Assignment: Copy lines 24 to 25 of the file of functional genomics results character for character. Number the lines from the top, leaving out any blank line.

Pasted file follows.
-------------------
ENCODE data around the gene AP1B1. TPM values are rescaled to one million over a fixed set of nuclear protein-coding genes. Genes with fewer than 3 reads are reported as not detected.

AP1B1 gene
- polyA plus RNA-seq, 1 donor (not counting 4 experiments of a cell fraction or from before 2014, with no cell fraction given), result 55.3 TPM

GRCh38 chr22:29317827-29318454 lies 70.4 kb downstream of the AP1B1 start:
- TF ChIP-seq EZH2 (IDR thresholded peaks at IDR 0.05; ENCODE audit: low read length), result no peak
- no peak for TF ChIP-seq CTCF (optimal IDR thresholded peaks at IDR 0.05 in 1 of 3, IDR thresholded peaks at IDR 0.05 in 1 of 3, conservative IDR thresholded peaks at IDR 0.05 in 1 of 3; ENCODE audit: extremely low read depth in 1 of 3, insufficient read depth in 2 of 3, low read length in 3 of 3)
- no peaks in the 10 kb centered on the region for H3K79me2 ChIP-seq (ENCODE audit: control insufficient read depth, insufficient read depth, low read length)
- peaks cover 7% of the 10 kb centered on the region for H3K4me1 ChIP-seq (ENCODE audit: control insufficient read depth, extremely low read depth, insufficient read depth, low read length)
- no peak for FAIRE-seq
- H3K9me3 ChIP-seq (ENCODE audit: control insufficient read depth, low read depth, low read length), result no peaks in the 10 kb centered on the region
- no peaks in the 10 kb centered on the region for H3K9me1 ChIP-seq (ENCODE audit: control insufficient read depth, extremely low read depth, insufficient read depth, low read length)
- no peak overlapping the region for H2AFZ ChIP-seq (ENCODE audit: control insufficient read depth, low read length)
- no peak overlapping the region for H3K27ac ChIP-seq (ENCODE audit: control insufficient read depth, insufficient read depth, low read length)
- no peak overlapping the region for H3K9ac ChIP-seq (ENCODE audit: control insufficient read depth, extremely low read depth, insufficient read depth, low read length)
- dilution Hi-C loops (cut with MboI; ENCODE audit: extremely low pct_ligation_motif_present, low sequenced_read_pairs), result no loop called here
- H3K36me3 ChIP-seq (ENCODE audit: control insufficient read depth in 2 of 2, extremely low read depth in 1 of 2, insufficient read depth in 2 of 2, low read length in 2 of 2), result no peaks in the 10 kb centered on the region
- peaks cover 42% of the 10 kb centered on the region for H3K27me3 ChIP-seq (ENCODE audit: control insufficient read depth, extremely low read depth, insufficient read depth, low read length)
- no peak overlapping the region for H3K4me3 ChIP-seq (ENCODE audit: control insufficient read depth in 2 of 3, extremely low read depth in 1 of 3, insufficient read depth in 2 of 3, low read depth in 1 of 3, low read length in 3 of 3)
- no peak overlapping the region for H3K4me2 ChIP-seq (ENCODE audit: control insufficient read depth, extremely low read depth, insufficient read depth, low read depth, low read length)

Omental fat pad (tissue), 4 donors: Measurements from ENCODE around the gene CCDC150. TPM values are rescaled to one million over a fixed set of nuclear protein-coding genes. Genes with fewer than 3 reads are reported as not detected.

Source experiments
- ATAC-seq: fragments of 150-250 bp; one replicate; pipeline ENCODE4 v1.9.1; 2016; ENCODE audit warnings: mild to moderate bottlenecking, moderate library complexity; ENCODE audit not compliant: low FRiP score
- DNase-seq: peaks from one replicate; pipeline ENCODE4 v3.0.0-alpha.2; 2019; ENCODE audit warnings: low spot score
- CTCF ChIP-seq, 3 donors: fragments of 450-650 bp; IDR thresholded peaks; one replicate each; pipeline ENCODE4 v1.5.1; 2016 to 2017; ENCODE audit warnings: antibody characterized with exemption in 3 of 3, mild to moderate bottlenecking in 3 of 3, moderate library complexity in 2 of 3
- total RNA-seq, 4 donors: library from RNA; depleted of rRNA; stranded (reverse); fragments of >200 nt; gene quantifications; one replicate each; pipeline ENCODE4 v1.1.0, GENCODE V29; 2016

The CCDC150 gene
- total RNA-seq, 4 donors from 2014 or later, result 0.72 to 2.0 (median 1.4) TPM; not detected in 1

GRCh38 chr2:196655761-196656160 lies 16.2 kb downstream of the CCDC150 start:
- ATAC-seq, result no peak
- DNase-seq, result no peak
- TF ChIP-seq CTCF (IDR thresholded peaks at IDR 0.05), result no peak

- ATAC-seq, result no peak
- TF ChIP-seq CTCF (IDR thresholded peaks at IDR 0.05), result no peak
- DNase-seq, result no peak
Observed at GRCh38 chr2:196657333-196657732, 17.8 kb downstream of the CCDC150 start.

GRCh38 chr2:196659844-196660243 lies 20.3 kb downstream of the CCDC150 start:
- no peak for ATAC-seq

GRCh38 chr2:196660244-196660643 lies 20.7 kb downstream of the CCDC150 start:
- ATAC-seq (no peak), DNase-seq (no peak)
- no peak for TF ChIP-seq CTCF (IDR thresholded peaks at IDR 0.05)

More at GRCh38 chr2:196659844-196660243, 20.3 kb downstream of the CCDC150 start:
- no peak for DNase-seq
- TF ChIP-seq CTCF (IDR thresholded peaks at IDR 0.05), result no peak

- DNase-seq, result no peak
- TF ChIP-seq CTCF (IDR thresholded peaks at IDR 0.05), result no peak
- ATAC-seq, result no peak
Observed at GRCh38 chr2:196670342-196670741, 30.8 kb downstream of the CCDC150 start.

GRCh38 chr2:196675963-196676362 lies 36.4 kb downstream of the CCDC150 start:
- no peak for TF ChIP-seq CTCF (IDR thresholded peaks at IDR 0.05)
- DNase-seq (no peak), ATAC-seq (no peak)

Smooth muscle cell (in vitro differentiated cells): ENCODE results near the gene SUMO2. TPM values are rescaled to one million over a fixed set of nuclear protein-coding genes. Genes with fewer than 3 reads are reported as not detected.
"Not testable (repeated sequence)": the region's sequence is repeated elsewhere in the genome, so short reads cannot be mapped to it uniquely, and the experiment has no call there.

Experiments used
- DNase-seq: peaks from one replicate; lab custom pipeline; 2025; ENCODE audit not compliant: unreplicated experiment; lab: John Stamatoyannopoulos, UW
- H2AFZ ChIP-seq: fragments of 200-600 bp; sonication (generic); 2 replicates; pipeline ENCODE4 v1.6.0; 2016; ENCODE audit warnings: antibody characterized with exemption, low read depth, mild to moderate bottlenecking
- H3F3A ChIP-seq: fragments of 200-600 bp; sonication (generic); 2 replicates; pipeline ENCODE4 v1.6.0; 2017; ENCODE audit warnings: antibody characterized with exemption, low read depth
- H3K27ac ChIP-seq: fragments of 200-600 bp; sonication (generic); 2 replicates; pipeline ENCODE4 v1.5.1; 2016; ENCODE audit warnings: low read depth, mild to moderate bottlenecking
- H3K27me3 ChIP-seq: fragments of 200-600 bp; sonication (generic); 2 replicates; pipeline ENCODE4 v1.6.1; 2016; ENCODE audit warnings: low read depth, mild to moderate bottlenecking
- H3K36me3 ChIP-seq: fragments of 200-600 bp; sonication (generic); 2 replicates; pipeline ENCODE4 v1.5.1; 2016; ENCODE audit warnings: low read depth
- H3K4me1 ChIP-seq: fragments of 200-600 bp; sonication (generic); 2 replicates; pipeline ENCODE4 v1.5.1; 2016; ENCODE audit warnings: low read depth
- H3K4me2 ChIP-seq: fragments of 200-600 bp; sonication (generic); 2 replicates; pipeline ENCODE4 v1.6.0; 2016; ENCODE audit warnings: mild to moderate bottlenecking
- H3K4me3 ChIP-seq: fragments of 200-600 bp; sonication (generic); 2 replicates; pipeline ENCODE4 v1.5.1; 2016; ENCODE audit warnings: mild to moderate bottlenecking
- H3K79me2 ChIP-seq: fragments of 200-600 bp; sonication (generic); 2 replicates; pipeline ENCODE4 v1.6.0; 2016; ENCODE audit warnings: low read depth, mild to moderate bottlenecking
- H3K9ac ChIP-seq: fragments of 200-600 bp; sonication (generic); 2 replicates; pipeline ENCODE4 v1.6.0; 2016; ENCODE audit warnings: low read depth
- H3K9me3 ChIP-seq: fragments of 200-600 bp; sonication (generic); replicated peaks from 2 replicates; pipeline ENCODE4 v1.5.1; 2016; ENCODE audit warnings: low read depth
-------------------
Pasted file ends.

- CTCF ChIP-seq, 3 donors: fragments of 450-650 bp; IDR thresholded peaks; one replicate each; pipeline ENCODE4 v1.5.1; 2016 to 2017; ENCODE audit warnings: antibody characterized with exemption in 3 of 3, mild to moderate bottlenecking in 3 of 3, moderate library complexity in 2 of 3
- total RNA-seq, 4 donors: library from RNA; depleted of rRNA; stranded (reverse); fragments of >200 nt; gene quantifications; one replicate each; pipeline ENCODE4 v1.1.0, GENCODE V29; 2016